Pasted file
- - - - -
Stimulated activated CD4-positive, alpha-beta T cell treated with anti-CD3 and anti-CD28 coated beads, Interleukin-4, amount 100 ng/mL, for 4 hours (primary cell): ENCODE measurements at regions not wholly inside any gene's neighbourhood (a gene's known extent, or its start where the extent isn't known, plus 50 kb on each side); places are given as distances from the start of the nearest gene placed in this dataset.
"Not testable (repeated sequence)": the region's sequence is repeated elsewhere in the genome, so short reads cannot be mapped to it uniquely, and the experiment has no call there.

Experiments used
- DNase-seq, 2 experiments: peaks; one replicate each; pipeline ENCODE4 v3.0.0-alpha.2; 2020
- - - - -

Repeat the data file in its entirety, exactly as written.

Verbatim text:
Stimulated activated CD4-positive, alpha-beta T cell treated with anti-CD3 and anti-CD28 coated beads, Interleukin-4, amount 100 ng/mL, for 4 hours (primary cell): ENCODE measurements at regions not wholly inside any gene's neighbourhood (a gene's known extent, or its start where the extent isn't known, plus 50 kb on each side); places are given as distances from the start of the nearest gene placed in this dataset.
"Not testable (repeated sequence)": the region's sequence is repeated elsewhere in the genome, so short reads cannot be mapped to it uniquely, and the experiment has no call there.

Experiments used
- DNase-seq, 2 experiments: peaks; one replicate each; pipeline ENCODE4 v3.0.0-alpha.2; 2020